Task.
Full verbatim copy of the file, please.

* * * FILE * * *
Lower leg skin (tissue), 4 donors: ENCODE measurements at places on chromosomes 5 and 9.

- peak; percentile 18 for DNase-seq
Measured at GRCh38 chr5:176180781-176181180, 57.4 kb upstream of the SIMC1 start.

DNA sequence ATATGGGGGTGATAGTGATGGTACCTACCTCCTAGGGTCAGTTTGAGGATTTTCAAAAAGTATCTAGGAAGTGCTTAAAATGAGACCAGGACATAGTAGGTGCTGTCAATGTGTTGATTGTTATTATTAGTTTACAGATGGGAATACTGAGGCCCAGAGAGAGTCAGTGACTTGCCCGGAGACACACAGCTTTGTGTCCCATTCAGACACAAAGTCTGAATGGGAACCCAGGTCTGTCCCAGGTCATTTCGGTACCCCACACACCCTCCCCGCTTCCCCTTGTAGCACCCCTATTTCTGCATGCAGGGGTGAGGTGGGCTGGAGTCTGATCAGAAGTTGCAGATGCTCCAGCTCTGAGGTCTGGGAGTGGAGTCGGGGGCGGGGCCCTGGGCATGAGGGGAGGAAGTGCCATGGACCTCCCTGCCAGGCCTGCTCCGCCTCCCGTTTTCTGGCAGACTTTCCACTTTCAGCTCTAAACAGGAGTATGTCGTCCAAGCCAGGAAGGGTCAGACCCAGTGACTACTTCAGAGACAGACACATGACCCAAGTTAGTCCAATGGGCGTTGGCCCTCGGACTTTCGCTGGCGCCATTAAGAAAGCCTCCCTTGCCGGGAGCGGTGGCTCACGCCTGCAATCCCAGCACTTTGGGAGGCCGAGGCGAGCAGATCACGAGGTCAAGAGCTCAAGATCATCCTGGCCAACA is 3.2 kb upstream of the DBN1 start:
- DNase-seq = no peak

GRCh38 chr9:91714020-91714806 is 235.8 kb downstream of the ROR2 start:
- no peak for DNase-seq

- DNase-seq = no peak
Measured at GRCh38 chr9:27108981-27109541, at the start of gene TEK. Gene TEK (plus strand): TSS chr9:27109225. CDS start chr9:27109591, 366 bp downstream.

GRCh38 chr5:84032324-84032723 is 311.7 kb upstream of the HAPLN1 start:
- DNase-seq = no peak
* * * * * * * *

Lower leg skin (tissue), 4 donors: ENCODE measurements at places on chromosomes 5 and 9.

- peak; percentile 18 for DNase-seq
Measured at GRCh38 chr5:176180781-176181180, 57.4 kb upstream of the SIMC1 start.

DNA sequence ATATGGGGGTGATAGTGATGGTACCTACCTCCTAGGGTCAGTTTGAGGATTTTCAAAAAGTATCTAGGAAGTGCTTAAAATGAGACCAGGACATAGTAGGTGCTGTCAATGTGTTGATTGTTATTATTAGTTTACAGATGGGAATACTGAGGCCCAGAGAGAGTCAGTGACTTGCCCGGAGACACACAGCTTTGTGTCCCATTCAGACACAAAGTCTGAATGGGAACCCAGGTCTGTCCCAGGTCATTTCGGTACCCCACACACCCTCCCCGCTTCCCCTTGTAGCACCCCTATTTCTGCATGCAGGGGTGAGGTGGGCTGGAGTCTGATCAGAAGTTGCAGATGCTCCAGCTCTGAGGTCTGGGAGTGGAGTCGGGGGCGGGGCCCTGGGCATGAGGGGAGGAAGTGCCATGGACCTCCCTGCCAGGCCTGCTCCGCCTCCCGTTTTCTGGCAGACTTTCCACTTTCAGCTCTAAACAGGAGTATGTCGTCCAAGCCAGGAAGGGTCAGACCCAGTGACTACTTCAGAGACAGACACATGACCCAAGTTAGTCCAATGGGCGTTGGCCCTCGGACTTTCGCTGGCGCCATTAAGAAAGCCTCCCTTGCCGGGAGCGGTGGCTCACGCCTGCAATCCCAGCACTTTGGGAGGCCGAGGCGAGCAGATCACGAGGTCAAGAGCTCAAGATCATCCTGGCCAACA is 3.2 kb upstream of the DBN1 start:
- DNase-seq = no peak

GRCh38 chr9:91714020-91714806 is 235.8 kb downstream of the ROR2 start:
- no peak for DNase-seq

- DNase-seq = no peak
Measured at GRCh38 chr9:27108981-27109541, at the start of gene TEK. Gene TEK (plus strand): TSS chr9:27109225. CDS start chr9:27109591, 366 bp downstream.

GRCh38 chr5:84032324-84032723 is 311.7 kb upstream of the HAPLN1 start:
- DNase-seq = no peak